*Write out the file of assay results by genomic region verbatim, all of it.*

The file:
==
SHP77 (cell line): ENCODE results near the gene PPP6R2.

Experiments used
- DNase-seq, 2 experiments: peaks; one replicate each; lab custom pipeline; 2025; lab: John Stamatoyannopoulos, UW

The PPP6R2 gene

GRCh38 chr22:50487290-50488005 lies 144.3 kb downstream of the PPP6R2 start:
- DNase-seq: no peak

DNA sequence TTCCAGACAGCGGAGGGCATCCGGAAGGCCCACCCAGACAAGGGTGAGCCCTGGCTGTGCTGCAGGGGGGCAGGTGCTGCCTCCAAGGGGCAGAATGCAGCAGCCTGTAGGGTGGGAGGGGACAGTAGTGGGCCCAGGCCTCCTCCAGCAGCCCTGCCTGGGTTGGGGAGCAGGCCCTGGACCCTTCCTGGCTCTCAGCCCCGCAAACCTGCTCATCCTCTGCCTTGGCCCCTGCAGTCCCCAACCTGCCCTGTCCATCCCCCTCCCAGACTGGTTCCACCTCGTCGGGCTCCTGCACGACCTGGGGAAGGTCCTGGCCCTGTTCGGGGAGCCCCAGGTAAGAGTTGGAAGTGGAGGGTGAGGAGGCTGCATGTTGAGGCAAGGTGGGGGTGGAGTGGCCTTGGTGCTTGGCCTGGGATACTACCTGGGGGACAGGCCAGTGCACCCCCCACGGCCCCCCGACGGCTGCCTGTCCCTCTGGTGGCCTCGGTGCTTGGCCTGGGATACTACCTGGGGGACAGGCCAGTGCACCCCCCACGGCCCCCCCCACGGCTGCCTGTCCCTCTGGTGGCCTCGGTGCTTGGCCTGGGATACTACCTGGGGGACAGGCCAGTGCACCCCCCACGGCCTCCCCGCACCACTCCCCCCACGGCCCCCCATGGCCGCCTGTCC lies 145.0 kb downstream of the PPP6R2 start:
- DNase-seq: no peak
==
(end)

SHP77 (cell line): ENCODE results near the gene PPP6R2.

Experiments used
- DNase-seq, 2 experiments: peaks; one replicate each; lab custom pipeline; 2025; lab: John Stamatoyannopoulos, UW

The PPP6R2 gene

GRCh38 chr22:50487290-50488005 lies 144.3 kb downstream of the PPP6R2 start:
- DNase-seq: no peak

DNA sequence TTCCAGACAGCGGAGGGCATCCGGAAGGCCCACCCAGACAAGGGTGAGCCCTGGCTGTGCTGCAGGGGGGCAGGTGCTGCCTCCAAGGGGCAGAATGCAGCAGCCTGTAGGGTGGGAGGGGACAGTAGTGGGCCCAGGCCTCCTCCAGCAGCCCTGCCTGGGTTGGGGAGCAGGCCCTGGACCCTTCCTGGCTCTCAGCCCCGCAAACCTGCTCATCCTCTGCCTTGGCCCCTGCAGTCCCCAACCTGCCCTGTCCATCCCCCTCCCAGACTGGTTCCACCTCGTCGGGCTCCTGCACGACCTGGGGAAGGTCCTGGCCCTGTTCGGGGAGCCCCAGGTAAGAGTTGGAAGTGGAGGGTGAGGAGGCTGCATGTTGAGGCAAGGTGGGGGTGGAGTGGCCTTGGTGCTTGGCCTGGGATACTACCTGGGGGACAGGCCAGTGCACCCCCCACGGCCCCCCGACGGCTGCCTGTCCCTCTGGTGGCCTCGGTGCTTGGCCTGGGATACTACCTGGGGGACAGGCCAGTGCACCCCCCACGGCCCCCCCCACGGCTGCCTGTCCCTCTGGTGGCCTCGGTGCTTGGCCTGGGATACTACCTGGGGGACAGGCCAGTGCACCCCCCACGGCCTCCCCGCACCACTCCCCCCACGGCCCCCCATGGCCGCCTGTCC lies 145.0 kb downstream of the PPP6R2 start:
- DNase-seq: no peak